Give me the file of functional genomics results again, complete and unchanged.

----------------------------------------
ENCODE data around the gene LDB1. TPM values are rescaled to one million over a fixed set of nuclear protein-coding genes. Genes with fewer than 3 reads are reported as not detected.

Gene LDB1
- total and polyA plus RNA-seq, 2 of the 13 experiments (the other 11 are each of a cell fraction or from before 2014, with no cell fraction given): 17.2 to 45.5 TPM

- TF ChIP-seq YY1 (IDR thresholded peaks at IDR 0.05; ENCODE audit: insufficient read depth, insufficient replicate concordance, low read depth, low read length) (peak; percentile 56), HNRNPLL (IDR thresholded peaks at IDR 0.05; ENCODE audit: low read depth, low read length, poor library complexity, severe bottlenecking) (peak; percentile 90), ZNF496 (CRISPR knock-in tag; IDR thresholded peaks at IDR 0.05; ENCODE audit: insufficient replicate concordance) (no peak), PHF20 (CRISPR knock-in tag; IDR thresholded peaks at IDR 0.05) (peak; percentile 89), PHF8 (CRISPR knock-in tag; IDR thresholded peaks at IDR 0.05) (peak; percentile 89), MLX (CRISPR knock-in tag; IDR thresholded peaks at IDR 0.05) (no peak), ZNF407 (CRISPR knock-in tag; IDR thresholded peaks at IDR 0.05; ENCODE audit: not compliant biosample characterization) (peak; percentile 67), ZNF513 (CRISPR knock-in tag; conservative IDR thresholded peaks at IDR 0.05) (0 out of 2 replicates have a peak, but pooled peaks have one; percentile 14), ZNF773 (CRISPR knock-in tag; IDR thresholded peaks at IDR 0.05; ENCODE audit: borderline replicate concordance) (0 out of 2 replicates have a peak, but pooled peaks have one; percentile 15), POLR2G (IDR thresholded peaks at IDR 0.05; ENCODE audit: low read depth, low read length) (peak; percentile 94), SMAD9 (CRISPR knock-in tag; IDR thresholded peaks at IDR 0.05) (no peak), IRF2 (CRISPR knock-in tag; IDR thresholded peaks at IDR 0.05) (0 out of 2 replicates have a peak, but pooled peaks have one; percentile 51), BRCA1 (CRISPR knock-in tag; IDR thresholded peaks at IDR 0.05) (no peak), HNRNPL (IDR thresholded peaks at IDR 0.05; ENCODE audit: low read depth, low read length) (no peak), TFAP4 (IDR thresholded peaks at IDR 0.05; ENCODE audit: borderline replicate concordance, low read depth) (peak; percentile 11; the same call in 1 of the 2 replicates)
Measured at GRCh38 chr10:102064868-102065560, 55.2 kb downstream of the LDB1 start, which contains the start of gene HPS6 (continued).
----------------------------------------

ENCODE data around the gene LDB1. TPM values are rescaled to one million over a fixed set of nuclear protein-coding genes. Genes with fewer than 3 reads are reported as not detected.

Gene LDB1
- total and polyA plus RNA-seq, 2 of the 13 experiments (the other 11 are each of a cell fraction or from before 2014, with no cell fraction given): 17.2 to 45.5 TPM

- TF ChIP-seq YY1 (IDR thresholded peaks at IDR 0.05; ENCODE audit: insufficient read depth, insufficient replicate concordance, low read depth, low read length) (peak; percentile 56), HNRNPLL (IDR thresholded peaks at IDR 0.05; ENCODE audit: low read depth, low read length, poor library complexity, severe bottlenecking) (peak; percentile 90), ZNF496 (CRISPR knock-in tag; IDR thresholded peaks at IDR 0.05; ENCODE audit: insufficient replicate concordance) (no peak), PHF20 (CRISPR knock-in tag; IDR thresholded peaks at IDR 0.05) (peak; percentile 89), PHF8 (CRISPR knock-in tag; IDR thresholded peaks at IDR 0.05) (peak; percentile 89), MLX (CRISPR knock-in tag; IDR thresholded peaks at IDR 0.05) (no peak), ZNF407 (CRISPR knock-in tag; IDR thresholded peaks at IDR 0.05; ENCODE audit: not compliant biosample characterization) (peak; percentile 67), ZNF513 (CRISPR knock-in tag; conservative IDR thresholded peaks at IDR 0.05) (0 out of 2 replicates have a peak, but pooled peaks have one; percentile 14), ZNF773 (CRISPR knock-in tag; IDR thresholded peaks at IDR 0.05; ENCODE audit: borderline replicate concordance) (0 out of 2 replicates have a peak, but pooled peaks have one; percentile 15), POLR2G (IDR thresholded peaks at IDR 0.05; ENCODE audit: low read depth, low read length) (peak; percentile 94), SMAD9 (CRISPR knock-in tag; IDR thresholded peaks at IDR 0.05) (no peak), IRF2 (CRISPR knock-in tag; IDR thresholded peaks at IDR 0.05) (0 out of 2 replicates have a peak, but pooled peaks have one; percentile 51), BRCA1 (CRISPR knock-in tag; IDR thresholded peaks at IDR 0.05) (no peak), HNRNPL (IDR thresholded peaks at IDR 0.05; ENCODE audit: low read depth, low read length) (no peak), TFAP4 (IDR thresholded peaks at IDR 0.05; ENCODE audit: borderline replicate concordance, low read depth) (peak; percentile 11; the same call in 1 of the 2 replicates)
Measured at GRCh38 chr10:102064868-102065560, 55.2 kb downstream of the LDB1 start, which contains the start of gene HPS6 (continued).